W3C home > Mailing lists > Public > public-webappsec@w3.org > December 2015

Re: [CSP] "sri" source expression to enforce SRI

From: Chris Palmer <palmer@google.com>
Date: Tue, 22 Dec 2015 18:38:24 -0800
Message-ID: <CAOuvq21jpEyMnSMbvt5T-X81AWZq5ZKMe2UfYE9H=3RurDgdpg@mail.gmail.com>
To: Jonathan Kingston <jonathan@jooped.co.uk>
Cc: Brad Hill <hillbrad@gmail.com>, Joel Weinberger <jww@chromium.org>, Richard Barnes <rbarnes@mozilla.com>, Patrick Toomey <patrick.toomey@github.com>, WebAppSec WG <public-webappsec@w3.org>
HTTP/2 should do a lot to address header bloat, just as it addresses other
performance problems.

And, as usual, import content_layer_heaviest from stdarg. :)

On Tue, Dec 22, 2015 at 6:13 PM, Jonathan Kingston <jonathan@jooped.co.uk>

> Perhaps the bloat is something that actually needs to be addressed?
> Creating many headers doesn't really solve the bloat issue.
> I agree that it doesn't need to be the core CSP spec especially as we have
> UI Security separate etc.
> But yes when we discussed this last certainly one directive isn't flexible
> enough for example when SRI expands to images having all assets on the page
> requiring SRI would probably be too inflexible.
> On Tue, Dec 22, 2015 at 7:40 PM Brad Hill <hillbrad@gmail.com> wrote:
>> I'm open to either possibility. In the past we've talked about things
>> like fallback policy (e.g. if CDN content from untrusted host X fails the
>> hash check, try to load from a trusted canonical https source, host Y) that
>> would be tricky to shoehorn into the CSP directive parsing logic, and
>> policy combination is another area where it is good not to overcomplicate
>> CSP.
>> On Tue, Dec 22, 2015 at 11:29 AM Joel Weinberger <jww@chromium.org>
>> wrote:
>>> FWIW, I think either approach is fine. I know that, in general, we've
>>> been concerned about CSP bloat, so for that reason alone it might be worth
>>> moving it to its own header. But I don't really care at all either way.
>>> On Tue, Dec 22, 2015 at 2:28 PM Richard Barnes <rbarnes@mozilla.com>
>>> wrote:
>>>> I'm not sure I agree with that, Brad :)  CSP is where we place
>>>> restrictions on loading things, and "must have SRI" is a restriction on
>>>> loading things.
>>>> On Tue, Dec 22, 2015 at 2:26 PM, Brad Hill <hillbrad@gmail.com> wrote:
>>>>> Yeah, we'd discussed a SRI policy header / meta tag to express a
>>>>> number of things like this, it just got dropped from v1 to get it out the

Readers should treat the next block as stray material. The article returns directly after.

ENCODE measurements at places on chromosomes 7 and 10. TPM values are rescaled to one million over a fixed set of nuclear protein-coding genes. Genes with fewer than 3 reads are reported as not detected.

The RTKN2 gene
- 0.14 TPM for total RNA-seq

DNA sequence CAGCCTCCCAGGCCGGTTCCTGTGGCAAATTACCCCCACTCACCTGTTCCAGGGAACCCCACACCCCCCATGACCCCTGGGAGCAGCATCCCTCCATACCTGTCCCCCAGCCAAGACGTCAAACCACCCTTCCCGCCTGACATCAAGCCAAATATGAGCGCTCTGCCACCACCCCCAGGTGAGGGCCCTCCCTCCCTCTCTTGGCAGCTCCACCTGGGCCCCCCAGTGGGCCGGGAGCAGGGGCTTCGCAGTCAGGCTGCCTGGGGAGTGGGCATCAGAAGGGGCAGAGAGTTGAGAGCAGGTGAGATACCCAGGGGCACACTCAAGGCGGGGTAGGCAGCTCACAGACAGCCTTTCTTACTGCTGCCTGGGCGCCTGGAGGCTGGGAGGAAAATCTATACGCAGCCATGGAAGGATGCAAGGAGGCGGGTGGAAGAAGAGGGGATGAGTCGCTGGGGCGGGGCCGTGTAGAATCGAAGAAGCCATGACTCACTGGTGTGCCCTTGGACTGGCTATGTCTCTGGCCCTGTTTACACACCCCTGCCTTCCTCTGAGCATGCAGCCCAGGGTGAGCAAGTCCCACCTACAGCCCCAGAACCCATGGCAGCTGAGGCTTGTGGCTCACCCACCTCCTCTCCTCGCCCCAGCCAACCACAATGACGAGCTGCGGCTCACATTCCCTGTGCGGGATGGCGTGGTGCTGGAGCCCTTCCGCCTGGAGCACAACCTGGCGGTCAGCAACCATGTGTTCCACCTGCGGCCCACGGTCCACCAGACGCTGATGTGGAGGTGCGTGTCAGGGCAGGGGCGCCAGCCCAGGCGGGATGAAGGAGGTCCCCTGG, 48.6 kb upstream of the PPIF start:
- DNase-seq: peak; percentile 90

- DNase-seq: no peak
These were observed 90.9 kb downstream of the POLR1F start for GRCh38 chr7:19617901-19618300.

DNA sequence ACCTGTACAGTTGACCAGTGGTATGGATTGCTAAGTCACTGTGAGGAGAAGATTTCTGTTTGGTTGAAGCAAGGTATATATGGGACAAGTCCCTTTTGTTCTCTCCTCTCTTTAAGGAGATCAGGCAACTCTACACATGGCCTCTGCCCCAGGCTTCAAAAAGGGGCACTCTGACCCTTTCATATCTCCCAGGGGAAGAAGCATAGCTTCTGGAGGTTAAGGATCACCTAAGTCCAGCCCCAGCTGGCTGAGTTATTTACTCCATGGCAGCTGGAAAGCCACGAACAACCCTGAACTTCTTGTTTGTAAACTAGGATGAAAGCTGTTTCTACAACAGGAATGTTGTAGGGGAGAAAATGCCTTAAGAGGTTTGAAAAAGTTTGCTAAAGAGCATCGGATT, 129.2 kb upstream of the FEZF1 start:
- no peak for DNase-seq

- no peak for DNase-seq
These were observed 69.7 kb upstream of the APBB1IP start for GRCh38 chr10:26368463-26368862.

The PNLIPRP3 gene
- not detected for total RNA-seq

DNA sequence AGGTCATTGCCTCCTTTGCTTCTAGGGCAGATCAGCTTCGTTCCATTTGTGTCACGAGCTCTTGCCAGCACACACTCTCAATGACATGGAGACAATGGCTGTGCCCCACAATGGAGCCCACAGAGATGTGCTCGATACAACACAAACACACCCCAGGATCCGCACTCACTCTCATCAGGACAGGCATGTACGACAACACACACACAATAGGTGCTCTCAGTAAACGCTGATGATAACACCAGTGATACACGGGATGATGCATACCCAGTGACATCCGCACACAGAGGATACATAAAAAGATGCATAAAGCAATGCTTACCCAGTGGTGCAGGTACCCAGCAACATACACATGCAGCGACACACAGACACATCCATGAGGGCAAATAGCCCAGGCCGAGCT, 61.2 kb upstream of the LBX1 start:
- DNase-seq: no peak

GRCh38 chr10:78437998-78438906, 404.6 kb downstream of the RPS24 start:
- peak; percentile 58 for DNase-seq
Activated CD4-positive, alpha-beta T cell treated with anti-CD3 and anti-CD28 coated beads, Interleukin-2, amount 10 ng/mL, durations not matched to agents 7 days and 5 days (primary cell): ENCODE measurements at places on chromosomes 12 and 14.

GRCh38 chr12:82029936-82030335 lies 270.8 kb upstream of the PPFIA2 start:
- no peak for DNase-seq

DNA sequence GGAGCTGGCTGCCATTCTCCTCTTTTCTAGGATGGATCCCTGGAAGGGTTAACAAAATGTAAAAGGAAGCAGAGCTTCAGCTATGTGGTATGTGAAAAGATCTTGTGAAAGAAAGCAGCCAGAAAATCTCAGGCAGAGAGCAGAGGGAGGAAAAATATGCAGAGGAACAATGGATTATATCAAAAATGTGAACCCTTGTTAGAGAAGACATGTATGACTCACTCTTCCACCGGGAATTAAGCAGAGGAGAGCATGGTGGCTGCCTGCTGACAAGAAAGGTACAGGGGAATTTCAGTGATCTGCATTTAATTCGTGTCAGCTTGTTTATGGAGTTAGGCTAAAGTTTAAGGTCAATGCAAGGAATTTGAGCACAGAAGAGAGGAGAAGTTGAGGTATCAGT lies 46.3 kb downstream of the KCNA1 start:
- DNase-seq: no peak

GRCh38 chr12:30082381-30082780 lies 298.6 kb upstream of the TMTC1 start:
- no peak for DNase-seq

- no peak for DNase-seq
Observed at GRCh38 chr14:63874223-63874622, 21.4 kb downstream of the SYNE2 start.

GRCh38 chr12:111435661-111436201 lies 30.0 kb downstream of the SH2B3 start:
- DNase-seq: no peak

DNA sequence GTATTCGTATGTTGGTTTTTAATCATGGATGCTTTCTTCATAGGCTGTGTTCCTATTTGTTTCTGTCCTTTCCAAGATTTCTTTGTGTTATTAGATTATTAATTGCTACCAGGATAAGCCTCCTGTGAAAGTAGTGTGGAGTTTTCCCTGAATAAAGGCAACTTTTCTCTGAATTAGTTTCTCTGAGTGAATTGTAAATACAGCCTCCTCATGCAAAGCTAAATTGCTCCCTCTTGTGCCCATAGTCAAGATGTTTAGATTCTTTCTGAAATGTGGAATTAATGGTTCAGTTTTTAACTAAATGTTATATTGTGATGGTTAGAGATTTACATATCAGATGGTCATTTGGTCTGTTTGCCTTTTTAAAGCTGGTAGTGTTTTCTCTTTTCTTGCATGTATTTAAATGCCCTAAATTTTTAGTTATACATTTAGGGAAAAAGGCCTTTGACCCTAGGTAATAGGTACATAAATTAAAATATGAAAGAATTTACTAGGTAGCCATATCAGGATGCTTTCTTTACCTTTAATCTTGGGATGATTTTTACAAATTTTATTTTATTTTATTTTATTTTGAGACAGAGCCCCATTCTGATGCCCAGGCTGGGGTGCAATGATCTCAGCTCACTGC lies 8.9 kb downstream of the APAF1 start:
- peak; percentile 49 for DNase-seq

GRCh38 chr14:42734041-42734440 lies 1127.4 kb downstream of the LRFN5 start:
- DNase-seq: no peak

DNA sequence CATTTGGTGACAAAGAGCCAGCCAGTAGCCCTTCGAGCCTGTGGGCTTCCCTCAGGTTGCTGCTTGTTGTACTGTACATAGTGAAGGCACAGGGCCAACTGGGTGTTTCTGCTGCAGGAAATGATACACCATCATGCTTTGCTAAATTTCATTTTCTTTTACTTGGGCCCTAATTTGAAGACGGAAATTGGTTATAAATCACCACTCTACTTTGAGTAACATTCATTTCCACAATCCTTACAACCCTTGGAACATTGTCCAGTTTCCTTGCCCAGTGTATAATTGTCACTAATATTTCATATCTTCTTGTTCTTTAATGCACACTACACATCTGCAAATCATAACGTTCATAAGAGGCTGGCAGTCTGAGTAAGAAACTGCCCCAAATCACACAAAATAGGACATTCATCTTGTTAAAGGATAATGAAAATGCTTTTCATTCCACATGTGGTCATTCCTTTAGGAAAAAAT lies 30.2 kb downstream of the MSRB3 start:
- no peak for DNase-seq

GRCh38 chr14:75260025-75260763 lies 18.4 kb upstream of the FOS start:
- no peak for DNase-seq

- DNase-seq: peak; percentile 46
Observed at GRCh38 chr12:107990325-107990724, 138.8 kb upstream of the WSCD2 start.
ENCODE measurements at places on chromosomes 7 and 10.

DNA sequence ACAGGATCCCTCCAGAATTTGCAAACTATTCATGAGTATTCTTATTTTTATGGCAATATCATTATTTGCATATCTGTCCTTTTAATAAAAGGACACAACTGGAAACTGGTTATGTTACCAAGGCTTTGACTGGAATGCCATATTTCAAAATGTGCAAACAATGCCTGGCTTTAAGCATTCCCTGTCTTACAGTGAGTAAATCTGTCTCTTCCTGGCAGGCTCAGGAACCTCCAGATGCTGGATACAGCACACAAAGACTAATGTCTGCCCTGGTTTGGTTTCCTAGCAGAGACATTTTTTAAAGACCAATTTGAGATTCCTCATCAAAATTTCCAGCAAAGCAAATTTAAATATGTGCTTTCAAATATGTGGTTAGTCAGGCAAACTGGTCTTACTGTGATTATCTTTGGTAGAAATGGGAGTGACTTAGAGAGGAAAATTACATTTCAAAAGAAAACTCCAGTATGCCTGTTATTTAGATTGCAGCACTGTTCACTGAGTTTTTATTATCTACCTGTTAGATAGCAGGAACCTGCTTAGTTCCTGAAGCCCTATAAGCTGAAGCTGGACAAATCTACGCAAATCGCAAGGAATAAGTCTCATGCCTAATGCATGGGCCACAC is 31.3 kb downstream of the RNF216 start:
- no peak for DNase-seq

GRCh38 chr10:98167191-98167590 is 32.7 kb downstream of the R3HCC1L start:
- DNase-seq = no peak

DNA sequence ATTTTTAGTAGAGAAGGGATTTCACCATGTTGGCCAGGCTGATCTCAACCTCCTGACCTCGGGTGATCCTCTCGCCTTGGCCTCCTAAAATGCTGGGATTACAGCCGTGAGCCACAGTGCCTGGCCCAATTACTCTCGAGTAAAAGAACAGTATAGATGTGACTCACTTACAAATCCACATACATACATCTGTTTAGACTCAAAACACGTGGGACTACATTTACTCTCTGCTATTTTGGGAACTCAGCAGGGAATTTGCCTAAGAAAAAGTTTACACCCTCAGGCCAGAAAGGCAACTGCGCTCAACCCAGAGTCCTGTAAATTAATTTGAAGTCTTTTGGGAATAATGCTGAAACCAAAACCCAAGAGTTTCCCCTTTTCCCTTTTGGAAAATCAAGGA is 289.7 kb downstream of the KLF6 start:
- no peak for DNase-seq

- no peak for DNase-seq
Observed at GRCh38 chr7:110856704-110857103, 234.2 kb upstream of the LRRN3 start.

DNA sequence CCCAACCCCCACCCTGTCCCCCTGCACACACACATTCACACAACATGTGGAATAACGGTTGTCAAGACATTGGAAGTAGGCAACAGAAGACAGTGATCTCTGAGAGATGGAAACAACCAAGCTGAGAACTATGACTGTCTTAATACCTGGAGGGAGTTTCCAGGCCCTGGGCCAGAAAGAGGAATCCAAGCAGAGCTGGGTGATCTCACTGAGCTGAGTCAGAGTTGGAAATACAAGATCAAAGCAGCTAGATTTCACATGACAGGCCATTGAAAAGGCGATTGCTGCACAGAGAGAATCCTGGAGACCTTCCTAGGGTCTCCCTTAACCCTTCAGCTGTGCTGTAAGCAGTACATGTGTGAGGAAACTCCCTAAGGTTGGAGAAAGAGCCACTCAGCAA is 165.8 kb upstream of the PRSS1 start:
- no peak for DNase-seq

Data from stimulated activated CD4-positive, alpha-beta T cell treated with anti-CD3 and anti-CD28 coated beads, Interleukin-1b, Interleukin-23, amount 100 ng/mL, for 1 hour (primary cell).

>>>>> door.  Not sure shoehorning it into CSP is the right choice, especially
>>>>> since the reporting mechanism is already being factored out into its own,
>>>>> reusable, feature.  Might be simpler to define a standalone header.
>>>>> On Tue, Dec 22, 2015 at 11:24 AM Richard Barnes <rbarnes@mozilla.com>
>>>>> wrote:
>>>>>> Some sort of "must-sri" directive is something we had considered
>>>>>> inside Mozilla for some of our properties, so this does seem like a
>>>>>> productive thing to look at.  I don't have any personal biases about how
>>>>>> exactly to express it.
>>>>>> On Tue, Dec 22, 2015 at 12:07 PM, Patrick Toomey <
>>>>>> patrick.toomey@github.com> wrote:
>>>>>>> Yeah, a separate directive probably makes sense. I was originally
>>>>>>> thinking it fit into the "locations that are safe" pattern since we are
>>>>>>> stating that a location is only safe if it has a known hash (using SRI)
>>>>>>> from that location. But, I realize that is a stretch. And, you have a good
>>>>>>> point about being able to put other SRI related things in if we have a
>>>>>>> separate directive. So, yeah, that is probably the cleaner way to go.
>>>>>>> Thanks for opening the tracking issue.
>>>>>>> On Tue, Dec 22, 2015 at 9:32 AM Joel Weinberger <jww@chromium.org>
>>>>>>> wrote:
>>>>>>>> That's a good point about SRI in general; it's hard to know if
>>>>>>>> you've forgotten to SRI anything. I'm not sure source-expression is the
>>>>>>>> right place to put it in CSP, though, as that's meant to be "locations that
>>>>>>>> are safe," and that's not exactly what you're requesting. It probably makes
>>>>>>>> sense to have an 'sri-options' directive, though, since we'll probably want
>>>>>>>> SRI 'report-only' eventually anyway.
>>>>>>>> I've filed this as a feature request in GitHub, too:
>>>>>>>> https://github.com/w3c/webappsec-subresource-integrity/issues/23
>>>>>>>> --Joel
>>>>>>>> On Tue, Dec 22, 2015 at 2:50 AM Patrick Toomey <
>>>>>>>> patrick.toomey@github.com> wrote:
>>>>>>>>> We recently deployed subresource integrity across GitHub.com:
>>>>>>>>> https://github.com/blog/2058-github-implements-subresource-integrity.
>>>>>>>>> However, a few days after deployment we determined that one of our JS
>>>>>>>>> scripts did not have an "integrity" attribute assigned to it. It was our
>>>>>>>>> intent to add the integrity attribute to all subresources on GitHub.com. We
>>>>>>>>> statically vendor in all CSS/JS and use Sprockets (SRI support was added in
>>>>>>>>> https://github.com/sstephenson/sprockets/pull/645) to package
>>>>>>>>> these assets for production deployments. There happened to be one JS file
>>>>>>>>> that had not been vendored, and hence was not being packaged by Sprockets.
>>>>>>>>> This violated two of our goals:
>>>>>>>>> * Not allowing any dynamically sourced JS (we vendor everything to
>>>>>>>>> ensure what is in version control is what is used in production)
>>>>>>>>> * Enforcing SRI on all supported subresources on GitHub.com
>>>>>>>>> Reflecting back on this situation, it would have been nice to have
>>>>>>>>> support in CSP for a source expression such as
>>>>>>>>> "sri"/"sri-only"/"sri-naming-things-is-hard" to ensure SRI is being used
>>>>>>>>> everywhere. In the above scenario, the related JS would have failed to load
>>>>>>>>> and we would have identified both of the issues listed above in testing.
Received on Wednesday, 23 December 2015 02:38:55 UTC

This archive was generated by hypermail 2.4.0 : Friday, 17 January 2020 18:54:53 UTC